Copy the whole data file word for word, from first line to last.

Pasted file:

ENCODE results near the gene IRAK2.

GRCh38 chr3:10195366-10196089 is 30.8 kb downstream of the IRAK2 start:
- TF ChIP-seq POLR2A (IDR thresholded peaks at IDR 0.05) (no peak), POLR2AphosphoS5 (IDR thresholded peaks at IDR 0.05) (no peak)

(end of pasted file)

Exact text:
ENCODE results near the gene IRAK2.

GRCh38 chr3:10195366-10196089 is 30.8 kb downstream of the IRAK2 start:
- TF ChIP-seq POLR2A (IDR thresholded peaks at IDR 0.05) (no peak), POLR2AphosphoS5 (IDR thresholded peaks at IDR 0.05) (no peak)